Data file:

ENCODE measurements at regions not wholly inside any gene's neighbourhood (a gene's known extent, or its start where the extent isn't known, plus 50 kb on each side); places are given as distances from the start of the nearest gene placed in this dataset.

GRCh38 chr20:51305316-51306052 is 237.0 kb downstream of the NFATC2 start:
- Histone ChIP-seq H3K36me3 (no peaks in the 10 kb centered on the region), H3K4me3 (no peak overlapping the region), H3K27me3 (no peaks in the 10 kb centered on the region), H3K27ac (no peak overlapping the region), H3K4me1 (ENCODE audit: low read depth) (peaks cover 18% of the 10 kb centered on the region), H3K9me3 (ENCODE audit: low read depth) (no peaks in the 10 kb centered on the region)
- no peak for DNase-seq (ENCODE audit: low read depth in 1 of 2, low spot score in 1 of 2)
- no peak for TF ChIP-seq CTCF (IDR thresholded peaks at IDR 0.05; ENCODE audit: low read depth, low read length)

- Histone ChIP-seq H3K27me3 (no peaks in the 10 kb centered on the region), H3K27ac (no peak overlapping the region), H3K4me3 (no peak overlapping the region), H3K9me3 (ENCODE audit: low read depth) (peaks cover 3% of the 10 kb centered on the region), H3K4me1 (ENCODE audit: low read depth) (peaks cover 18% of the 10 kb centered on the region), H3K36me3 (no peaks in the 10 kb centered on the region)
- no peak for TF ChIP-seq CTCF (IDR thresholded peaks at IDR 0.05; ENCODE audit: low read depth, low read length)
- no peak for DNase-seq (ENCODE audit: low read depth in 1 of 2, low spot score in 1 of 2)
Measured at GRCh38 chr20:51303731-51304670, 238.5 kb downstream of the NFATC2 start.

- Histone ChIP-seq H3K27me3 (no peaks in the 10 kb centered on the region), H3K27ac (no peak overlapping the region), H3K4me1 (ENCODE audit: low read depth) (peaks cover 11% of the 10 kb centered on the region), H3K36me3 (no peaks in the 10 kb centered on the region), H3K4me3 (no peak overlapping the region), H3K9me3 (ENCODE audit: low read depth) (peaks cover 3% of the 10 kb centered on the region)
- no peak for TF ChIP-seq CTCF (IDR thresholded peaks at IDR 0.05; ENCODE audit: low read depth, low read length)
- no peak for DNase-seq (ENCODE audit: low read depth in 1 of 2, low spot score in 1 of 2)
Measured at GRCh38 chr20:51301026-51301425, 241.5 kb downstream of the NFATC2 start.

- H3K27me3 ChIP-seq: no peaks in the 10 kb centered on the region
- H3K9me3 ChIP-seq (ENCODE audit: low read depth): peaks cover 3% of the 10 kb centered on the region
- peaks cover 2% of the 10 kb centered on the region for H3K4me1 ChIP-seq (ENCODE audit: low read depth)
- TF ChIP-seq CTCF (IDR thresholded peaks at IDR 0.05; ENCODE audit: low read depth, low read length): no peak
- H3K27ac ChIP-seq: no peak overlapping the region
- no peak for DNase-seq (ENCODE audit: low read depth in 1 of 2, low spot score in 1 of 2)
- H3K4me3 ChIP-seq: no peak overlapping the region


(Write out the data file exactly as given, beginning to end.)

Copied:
ENCODE measurements at regions not wholly inside any gene's neighbourhood (a gene's known extent, or its start where the extent isn't known, plus 50 kb on each side); places are given as distances from the start of the nearest gene placed in this dataset.

GRCh38 chr20:51305316-51306052 is 237.0 kb downstream of the NFATC2 start:
- Histone ChIP-seq H3K36me3 (no peaks in the 10 kb centered on the region), H3K4me3 (no peak overlapping the region), H3K27me3 (no peaks in the 10 kb centered on the region), H3K27ac (no peak overlapping the region), H3K4me1 (ENCODE audit: low read depth) (peaks cover 18% of the 10 kb centered on the region), H3K9me3 (ENCODE audit: low read depth) (no peaks in the 10 kb centered on the region)
- no peak for DNase-seq (ENCODE audit: low read depth in 1 of 2, low spot score in 1 of 2)
- no peak for TF ChIP-seq CTCF (IDR thresholded peaks at IDR 0.05; ENCODE audit: low read depth, low read length)

- Histone ChIP-seq H3K27me3 (no peaks in the 10 kb centered on the region), H3K27ac (no peak overlapping the region), H3K4me3 (no peak overlapping the region), H3K9me3 (ENCODE audit: low read depth) (peaks cover 3% of the 10 kb centered on the region), H3K4me1 (ENCODE audit: low read depth) (peaks cover 18% of the 10 kb centered on the region), H3K36me3 (no peaks in the 10 kb centered on the region)
- no peak for TF ChIP-seq CTCF (IDR thresholded peaks at IDR 0.05; ENCODE audit: low read depth, low read length)
- no peak for DNase-seq (ENCODE audit: low read depth in 1 of 2, low spot score in 1 of 2)
Measured at GRCh38 chr20:51303731-51304670, 238.5 kb downstream of the NFATC2 start.

- Histone ChIP-seq H3K27me3 (no peaks in the 10 kb centered on the region), H3K27ac (no peak overlapping the region), H3K4me1 (ENCODE audit: low read depth) (peaks cover 11% of the 10 kb centered on the region), H3K36me3 (no peaks in the 10 kb centered on the region), H3K4me3 (no peak overlapping the region), H3K9me3 (ENCODE audit: low read depth) (peaks cover 3% of the 10 kb centered on the region)
- no peak for TF ChIP-seq CTCF (IDR thresholded peaks at IDR 0.05; ENCODE audit: low read depth, low read length)
- no peak for DNase-seq (ENCODE audit: low read depth in 1 of 2, low spot score in 1 of 2)
Measured at GRCh38 chr20:51301026-51301425, 241.5 kb downstream of the NFATC2 start.

- H3K27me3 ChIP-seq: no peaks in the 10 kb centered on the region
- H3K9me3 ChIP-seq (ENCODE audit: low read depth): peaks cover 3% of the 10 kb centered on the region
- peaks cover 2% of the 10 kb centered on the region for H3K4me1 ChIP-seq (ENCODE audit: low read depth)
- TF ChIP-seq CTCF (IDR thresholded peaks at IDR 0.05; ENCODE audit: low read depth, low read length): no peak
- H3K27ac ChIP-seq: no peak overlapping the region
- no peak for DNase-seq (ENCODE audit: low read depth in 1 of 2, low spot score in 1 of 2)
- H3K4me3 ChIP-seq: no peak overlapping the region